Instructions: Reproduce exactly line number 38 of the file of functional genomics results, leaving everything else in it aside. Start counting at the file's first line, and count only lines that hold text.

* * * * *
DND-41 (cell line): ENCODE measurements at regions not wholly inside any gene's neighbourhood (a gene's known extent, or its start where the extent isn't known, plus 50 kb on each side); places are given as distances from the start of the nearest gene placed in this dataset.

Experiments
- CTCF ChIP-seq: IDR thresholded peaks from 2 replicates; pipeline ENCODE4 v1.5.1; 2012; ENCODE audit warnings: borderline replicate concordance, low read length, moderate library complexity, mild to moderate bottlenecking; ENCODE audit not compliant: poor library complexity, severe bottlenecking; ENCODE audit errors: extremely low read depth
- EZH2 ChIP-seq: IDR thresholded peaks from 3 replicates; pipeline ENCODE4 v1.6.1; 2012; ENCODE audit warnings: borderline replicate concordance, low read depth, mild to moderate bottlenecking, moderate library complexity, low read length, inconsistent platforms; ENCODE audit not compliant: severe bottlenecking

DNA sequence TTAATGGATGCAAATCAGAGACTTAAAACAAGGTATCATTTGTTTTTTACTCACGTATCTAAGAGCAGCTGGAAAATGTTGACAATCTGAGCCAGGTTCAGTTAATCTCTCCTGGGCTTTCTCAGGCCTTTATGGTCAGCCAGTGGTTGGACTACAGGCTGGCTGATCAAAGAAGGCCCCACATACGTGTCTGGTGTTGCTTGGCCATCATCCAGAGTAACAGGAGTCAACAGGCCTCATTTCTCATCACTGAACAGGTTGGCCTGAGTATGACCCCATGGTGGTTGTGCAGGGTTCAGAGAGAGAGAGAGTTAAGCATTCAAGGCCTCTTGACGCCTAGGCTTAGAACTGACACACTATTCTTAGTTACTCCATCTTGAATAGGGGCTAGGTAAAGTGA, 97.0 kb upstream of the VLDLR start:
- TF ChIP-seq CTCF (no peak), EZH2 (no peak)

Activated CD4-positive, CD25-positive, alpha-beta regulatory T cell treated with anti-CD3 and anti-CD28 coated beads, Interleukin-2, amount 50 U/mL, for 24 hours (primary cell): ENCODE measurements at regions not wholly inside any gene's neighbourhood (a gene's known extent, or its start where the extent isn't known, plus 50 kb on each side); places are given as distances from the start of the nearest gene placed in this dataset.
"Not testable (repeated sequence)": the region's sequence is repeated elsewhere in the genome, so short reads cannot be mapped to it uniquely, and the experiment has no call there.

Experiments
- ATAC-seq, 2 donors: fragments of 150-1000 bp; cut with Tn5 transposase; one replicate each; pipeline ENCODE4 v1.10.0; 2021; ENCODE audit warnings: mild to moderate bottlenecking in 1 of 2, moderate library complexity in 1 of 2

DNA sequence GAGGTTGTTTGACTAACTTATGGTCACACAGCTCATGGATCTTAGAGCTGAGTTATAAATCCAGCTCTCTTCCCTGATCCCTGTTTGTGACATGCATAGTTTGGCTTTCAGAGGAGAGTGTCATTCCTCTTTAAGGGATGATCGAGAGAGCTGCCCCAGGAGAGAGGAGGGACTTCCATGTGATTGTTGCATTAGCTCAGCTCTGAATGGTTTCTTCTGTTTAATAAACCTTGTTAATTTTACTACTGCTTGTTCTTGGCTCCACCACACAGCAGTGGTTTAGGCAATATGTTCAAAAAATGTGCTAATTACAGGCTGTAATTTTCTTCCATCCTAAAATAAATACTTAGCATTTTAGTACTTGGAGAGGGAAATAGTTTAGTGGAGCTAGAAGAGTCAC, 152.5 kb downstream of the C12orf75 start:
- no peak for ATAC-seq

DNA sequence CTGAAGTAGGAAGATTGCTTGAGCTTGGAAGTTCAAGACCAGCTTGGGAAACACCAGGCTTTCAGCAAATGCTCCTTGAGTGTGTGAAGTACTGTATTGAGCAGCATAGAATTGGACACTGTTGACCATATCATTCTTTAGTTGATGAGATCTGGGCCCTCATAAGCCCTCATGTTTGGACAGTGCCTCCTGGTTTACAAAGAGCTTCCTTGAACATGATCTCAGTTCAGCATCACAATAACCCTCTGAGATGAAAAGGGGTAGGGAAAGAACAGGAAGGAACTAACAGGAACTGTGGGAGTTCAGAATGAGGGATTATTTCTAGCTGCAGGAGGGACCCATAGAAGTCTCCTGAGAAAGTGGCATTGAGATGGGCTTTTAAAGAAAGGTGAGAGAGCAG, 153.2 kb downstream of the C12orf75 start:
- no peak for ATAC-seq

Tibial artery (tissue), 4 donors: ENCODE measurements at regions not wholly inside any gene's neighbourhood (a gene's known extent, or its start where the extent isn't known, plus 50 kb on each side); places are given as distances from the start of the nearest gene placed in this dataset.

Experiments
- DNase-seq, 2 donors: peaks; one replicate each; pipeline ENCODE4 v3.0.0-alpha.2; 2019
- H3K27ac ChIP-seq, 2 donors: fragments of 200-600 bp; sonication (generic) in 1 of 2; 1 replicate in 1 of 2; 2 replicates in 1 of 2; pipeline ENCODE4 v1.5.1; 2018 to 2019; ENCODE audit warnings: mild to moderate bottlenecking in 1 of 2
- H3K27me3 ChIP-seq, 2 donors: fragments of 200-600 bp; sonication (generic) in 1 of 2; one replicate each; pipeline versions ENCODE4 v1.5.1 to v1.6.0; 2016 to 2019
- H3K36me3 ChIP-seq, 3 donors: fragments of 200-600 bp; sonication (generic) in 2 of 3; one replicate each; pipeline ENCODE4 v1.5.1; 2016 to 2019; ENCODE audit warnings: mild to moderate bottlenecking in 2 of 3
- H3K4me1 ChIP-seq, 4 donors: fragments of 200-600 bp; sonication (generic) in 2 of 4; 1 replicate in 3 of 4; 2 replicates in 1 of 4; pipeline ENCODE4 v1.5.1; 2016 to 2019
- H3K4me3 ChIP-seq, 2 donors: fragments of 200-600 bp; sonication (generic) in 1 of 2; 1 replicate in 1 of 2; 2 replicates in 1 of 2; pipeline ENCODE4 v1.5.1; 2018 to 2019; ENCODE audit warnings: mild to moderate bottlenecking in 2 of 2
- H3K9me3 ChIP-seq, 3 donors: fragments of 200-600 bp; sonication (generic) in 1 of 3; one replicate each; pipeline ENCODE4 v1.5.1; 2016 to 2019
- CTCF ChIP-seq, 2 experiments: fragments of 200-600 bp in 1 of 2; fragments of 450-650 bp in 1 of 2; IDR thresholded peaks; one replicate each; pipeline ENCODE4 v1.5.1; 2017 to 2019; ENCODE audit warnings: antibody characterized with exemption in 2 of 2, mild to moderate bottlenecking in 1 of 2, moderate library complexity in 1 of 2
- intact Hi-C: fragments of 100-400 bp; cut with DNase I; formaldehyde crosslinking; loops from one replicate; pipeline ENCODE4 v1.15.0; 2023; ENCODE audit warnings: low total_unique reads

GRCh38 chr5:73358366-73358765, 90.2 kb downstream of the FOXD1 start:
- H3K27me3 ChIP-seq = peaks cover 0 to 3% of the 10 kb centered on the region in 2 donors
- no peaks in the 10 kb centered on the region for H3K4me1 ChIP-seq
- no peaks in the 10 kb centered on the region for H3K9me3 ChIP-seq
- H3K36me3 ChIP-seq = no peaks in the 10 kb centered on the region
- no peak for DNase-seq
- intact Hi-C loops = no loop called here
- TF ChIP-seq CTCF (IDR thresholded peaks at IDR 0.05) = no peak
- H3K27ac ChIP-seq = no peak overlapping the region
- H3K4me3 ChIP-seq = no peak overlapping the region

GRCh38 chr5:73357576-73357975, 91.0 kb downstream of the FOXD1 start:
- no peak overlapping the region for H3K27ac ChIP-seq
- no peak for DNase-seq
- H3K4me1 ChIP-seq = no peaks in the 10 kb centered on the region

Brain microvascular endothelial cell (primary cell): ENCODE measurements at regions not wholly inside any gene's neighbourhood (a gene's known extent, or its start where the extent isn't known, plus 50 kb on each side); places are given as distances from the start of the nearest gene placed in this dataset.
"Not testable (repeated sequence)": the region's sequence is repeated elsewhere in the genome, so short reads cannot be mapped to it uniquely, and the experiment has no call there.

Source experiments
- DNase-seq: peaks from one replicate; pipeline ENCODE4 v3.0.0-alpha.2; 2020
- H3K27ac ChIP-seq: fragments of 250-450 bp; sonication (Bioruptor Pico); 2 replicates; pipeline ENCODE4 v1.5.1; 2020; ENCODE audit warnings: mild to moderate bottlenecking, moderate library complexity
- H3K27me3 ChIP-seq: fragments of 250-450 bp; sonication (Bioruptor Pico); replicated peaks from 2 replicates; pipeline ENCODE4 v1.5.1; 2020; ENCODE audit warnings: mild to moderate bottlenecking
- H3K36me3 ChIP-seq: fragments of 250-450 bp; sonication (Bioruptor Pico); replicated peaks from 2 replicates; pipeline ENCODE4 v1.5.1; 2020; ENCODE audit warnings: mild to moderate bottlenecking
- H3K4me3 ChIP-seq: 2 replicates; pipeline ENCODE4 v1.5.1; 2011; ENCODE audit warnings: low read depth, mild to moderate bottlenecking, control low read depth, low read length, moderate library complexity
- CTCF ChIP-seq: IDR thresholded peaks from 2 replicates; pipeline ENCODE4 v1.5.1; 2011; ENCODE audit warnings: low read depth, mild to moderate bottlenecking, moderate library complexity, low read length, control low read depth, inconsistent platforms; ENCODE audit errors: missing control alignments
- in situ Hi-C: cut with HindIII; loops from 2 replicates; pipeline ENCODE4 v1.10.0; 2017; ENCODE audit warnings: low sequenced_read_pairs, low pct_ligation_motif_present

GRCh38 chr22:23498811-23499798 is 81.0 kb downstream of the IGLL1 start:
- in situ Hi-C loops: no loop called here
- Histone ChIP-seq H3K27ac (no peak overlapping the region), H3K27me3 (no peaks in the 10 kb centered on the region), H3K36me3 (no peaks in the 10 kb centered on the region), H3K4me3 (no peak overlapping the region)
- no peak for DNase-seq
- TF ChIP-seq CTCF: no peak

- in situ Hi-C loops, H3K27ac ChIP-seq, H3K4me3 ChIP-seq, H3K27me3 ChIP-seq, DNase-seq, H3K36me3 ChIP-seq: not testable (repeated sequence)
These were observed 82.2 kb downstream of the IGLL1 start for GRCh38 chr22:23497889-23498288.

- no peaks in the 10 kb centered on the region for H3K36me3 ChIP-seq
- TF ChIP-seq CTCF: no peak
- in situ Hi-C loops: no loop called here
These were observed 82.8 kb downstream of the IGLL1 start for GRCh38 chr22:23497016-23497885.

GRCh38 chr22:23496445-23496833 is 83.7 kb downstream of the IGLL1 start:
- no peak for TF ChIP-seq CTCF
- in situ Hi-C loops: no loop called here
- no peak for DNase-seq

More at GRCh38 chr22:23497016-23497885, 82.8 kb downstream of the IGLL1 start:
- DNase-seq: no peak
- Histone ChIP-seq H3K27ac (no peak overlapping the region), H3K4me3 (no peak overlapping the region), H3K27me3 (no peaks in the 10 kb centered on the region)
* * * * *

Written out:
- no peak for DNase-seq